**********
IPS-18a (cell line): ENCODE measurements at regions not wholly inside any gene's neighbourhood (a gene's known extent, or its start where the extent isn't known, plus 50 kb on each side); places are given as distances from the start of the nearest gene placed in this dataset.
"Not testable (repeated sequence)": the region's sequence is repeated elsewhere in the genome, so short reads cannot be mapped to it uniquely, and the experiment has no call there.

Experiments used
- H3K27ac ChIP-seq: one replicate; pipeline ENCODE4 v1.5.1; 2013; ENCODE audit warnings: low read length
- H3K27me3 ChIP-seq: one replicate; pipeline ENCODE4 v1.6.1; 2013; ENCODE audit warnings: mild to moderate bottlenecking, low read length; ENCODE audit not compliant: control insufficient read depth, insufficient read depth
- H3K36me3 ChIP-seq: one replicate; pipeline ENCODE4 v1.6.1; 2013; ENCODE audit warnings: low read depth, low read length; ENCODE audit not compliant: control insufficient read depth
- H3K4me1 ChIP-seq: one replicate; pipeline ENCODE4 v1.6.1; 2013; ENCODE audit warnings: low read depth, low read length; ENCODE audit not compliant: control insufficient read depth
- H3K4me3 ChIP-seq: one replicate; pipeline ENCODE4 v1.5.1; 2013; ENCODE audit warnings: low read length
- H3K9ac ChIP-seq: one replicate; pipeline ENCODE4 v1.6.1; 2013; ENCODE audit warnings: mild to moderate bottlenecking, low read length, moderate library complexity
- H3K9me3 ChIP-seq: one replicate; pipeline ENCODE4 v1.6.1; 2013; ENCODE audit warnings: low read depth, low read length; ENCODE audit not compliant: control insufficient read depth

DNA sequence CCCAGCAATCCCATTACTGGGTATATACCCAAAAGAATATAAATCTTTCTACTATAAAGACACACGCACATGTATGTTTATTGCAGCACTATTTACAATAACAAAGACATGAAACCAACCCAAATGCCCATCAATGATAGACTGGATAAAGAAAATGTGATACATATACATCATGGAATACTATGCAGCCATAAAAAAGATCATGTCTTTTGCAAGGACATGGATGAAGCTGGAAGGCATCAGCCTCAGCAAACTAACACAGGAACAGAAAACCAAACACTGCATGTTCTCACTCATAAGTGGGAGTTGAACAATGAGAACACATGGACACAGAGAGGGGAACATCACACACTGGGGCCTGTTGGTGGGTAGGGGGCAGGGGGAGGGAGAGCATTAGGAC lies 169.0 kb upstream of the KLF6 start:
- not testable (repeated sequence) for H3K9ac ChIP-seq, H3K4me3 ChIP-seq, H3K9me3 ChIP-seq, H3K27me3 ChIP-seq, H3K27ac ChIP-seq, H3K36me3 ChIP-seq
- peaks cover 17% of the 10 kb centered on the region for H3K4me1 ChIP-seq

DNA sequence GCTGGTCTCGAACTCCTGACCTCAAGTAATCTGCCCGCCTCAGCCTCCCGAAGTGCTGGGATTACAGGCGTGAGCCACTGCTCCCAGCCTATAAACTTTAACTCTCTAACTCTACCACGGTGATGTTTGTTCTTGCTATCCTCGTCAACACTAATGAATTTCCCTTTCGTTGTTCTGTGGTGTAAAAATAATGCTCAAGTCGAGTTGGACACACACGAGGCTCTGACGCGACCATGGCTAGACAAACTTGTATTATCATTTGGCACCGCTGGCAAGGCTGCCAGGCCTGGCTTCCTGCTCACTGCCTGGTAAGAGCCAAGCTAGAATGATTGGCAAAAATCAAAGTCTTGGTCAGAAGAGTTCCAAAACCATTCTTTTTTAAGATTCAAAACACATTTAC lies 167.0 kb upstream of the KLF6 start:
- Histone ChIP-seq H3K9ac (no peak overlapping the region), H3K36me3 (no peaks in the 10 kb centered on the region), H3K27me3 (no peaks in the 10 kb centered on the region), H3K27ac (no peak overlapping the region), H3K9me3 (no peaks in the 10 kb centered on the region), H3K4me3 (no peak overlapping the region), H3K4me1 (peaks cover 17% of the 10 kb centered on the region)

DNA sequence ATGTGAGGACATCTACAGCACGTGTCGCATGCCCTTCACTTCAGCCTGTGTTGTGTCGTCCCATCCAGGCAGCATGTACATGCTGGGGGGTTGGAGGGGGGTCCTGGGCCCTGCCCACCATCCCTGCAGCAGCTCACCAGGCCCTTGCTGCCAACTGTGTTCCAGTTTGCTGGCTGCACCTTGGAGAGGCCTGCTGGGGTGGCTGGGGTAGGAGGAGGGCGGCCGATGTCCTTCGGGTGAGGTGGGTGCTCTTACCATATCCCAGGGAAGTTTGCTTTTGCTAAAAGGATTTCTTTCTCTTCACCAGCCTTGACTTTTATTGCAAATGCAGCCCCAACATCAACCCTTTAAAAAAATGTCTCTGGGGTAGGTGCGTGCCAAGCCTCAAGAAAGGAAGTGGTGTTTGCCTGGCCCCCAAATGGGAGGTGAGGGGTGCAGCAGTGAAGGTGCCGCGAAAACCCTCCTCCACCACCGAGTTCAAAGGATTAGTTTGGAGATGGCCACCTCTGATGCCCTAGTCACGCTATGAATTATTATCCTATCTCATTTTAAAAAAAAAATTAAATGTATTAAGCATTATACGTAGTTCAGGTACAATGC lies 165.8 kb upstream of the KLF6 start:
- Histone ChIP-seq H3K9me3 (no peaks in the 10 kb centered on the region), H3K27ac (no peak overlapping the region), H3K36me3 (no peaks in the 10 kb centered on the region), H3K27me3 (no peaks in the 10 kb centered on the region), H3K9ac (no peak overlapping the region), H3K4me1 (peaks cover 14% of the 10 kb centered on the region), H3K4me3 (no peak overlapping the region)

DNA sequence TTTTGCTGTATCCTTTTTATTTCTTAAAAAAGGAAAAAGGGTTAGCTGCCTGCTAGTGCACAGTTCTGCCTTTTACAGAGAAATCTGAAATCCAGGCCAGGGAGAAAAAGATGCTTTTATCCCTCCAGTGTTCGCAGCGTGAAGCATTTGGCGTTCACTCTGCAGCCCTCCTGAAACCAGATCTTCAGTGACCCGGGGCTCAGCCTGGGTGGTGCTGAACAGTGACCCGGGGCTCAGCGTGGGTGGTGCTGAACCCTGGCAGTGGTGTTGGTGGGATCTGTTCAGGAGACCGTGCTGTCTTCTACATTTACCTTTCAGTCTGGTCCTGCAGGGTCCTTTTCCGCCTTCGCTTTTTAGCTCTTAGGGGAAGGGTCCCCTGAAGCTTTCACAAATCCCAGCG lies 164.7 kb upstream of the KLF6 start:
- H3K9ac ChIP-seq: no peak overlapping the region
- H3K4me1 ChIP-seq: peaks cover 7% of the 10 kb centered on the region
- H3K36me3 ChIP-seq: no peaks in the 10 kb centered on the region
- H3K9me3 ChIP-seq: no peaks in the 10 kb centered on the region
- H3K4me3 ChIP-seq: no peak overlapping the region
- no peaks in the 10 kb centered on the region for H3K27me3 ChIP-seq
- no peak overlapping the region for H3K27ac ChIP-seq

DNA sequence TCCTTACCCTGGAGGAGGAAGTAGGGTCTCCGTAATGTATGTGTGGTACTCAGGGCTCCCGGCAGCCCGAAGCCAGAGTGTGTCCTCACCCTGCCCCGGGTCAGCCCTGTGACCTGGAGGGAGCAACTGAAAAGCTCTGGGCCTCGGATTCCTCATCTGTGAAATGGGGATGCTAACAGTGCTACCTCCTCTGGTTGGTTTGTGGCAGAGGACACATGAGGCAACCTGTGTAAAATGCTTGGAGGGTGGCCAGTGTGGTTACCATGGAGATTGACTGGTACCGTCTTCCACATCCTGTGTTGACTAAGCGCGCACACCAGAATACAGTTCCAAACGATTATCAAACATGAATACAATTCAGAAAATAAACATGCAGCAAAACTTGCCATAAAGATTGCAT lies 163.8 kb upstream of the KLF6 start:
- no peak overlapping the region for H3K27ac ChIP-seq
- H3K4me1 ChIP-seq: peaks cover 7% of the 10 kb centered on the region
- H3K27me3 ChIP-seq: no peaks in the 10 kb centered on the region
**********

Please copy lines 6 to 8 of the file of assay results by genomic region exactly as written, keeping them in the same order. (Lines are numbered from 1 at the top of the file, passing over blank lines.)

- H3K36me3 ChIP-seq: one replicate; pipeline ENCODE4 v1.6.1; 2013; ENCODE audit warnings: low read depth, low read length; ENCODE audit not compliant: control insufficient read depth
- H3K4me1 ChIP-seq: one replicate; pipeline ENCODE4 v1.6.1; 2013; ENCODE audit warnings: low read depth, low read length; ENCODE audit not compliant: control insufficient read depth
- H3K4me3 ChIP-seq: one replicate; pipeline ENCODE4 v1.5.1; 2013; ENCODE audit warnings: low read length